Where there are higher levels of concern, they work intensively with the care home, local authority safeguarding and CQC to specify improvements. They work with residents and their families to ensure they are able to make informed choices. The PCT work very closely with the local authority and the Care Quality Commission to share concerns about poor quality homes.
This escalation plan identifies the roles of the various parties according to the level of concern.
AP D care home escalation structure
Social Return on InvestmentOpen
Social Return on Investment (SROI) is a method of assessing value to include aspects that are valued by stakeholders. SROI provides a means to:
- map the full range of outcomes of a service and consider other relevant outcomes
- value these outcomes in order to make a comprehensive and informed assessment about value for money
- frame the discussion on where these outcomes are relevant and how they may be included in commissioning.
Commissioners can use the principles of SROI to:
- improve services and their outcomes
- unlock potential in their supply base
- reconfigure services or change commissioning practice to better meet people’s needs
- support or evidence links to policy objectives and avoid unintended consequences
- save money.
(Cabinet Office, 2009)
What others are doing - ideas you could use
Develop a local quality assurance framework to align monitoring activity and reduce the burden on providers
The London Borough of Sutton is implementing a Quality Assurance Framework for all commissioned services, based on that developed for Supporting People. It is based on a menu of eight core standards, three of which are applicable to care homes. The idea is not to duplicate CQC standards, but to complement them. CQC standards are considered to be a minimum requirement. The QAF is based on three levels (A-C), with providers self-assessing and providing supporting evidence, followed up by a validation visit from contracts officers. The QAF was successfully piloted with domiciliary care providers and further work aims to reduce the burden for both providers and commissioners.
Establishing a stakeholder group to review services as part of multi-agency quality auditing.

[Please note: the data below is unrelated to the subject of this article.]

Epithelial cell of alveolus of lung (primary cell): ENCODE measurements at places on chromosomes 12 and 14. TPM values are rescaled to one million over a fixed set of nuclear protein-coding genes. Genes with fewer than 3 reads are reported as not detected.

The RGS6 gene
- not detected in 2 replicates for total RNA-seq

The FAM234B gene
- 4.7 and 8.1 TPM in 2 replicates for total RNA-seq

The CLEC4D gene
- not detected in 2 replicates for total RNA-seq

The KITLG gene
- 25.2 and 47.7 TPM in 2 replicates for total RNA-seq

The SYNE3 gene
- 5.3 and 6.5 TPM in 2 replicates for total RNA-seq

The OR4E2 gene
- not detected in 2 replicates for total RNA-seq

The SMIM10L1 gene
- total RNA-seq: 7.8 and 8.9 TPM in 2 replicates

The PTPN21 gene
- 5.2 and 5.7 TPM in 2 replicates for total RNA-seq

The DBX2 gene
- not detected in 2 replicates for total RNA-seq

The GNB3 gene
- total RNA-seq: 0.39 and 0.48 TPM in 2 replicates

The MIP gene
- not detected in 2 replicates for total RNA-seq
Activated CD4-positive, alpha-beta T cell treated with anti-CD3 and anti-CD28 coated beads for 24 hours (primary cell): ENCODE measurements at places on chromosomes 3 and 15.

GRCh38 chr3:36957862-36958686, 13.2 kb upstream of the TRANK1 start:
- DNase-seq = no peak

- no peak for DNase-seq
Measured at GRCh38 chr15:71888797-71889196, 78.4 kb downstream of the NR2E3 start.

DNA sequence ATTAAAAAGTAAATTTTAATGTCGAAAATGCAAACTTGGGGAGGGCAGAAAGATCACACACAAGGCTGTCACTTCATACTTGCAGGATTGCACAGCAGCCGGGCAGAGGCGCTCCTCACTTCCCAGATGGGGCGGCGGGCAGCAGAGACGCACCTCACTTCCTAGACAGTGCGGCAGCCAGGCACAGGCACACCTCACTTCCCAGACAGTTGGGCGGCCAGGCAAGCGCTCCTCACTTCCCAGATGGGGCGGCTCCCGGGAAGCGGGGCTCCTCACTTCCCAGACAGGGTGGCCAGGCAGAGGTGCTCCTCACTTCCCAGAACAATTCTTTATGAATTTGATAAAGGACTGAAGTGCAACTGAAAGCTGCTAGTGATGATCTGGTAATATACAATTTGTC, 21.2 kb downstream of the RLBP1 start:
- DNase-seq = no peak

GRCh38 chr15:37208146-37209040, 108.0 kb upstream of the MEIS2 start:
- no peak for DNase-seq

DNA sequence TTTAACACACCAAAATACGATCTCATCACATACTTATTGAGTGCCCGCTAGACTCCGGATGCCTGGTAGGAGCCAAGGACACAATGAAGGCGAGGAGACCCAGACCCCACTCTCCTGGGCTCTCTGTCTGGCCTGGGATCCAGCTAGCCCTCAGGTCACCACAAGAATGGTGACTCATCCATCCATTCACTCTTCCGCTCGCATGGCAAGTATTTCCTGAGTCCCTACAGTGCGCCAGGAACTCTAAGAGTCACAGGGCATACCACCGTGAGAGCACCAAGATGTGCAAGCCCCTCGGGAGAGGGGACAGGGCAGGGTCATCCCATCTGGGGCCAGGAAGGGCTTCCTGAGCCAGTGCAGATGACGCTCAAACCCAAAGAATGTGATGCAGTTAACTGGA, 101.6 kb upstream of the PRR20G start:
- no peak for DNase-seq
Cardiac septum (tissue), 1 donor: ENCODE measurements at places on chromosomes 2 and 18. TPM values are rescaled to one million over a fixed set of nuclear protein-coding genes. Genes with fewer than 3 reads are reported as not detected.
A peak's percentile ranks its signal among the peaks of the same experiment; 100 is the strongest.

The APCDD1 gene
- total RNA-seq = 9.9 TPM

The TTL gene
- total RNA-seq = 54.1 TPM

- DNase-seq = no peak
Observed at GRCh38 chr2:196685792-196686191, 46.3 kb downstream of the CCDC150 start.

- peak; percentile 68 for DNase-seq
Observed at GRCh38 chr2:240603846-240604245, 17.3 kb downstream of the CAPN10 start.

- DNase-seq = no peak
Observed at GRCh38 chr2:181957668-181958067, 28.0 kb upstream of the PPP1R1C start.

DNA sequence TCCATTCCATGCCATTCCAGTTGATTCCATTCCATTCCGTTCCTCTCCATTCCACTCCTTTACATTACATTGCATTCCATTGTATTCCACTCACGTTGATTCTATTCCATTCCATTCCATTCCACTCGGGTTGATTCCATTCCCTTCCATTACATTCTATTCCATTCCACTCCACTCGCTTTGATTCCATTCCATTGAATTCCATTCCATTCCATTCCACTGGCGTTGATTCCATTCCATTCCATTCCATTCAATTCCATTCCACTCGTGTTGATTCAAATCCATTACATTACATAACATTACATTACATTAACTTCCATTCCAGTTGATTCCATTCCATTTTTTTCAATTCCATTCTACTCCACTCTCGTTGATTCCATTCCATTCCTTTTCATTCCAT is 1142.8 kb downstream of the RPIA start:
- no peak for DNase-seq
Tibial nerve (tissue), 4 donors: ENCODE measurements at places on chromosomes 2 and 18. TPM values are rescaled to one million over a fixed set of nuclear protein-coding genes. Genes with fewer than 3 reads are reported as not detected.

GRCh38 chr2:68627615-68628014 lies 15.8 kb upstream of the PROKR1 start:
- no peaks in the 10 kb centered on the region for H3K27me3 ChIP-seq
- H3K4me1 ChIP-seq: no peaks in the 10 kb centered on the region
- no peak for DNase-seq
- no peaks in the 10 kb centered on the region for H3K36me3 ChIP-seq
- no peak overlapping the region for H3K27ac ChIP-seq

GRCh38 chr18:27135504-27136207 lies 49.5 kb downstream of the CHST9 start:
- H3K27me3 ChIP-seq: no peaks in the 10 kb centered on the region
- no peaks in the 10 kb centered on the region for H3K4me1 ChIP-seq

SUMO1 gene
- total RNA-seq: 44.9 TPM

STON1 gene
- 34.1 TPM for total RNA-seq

Social work reviewsOpen
Some social workers and health professionals are responsible for supporting individuals to choose a residential placement. Their responsibility includes assessing the suitability of the placement and its ability to meet the needs of the individual and reviewing this at least once a year. The consideration of safeguarding issues should be central to the process.
A feedback loop on service quality, including any safeguarding concerns, should be established between social workers and commissioners. This should form part of the wider communication networks to share such information.
Complaints and feedbackOpen
Service providers are required by CQC to have an effective complaints system in place ‘for identifying, receiving, handling and responding appropriately to complaints and comments made by service users, or persons acting on their behalf, in relation to the carrying on of the regulated activity.CQC 2009
Complaints should be viewed as a positive mechanism for service improvement and part of the safeguarding process. Commissioners can use complaints information and outcomes to inform commissioning decisions.
Commissioners should be aware that residents and relatives, for a number of reasons, may be fearful of complaining or providing negative feedback and that they may have very low expectations of the service.
For more information and resources about complaints see SCIE Guide 15.
What others are doing - ideas you could use
Use advocacy and volunteers to promote safeguarding and service quality, and reduce social isolation in care homes
Advocacy in Barnet ‘ADVANCE’ project is a local scheme where volunteers visit people in care homes who have no family to talk to them and listen to their concerns. They aim to place a volunteer advocate in each of the 120 care homes and day centres used by older people in Barnet.
Resources on prevention
- SCIE: Adult Safeguarding - Prevention
- Department of Health JSNA Guidance
- The Centre for Public Scrutiny promotes the value of scrutiny and accountability in modern and effective government and supports non-executives in their scrutiny role.
- IDeA: Councillors briefing on safeguarding adults
- IDeA: Adult safeguarding scrutiny guide
- IDeA: The role of district councils in safeguarding adults
- SCIE: Defining excellence in adult social care services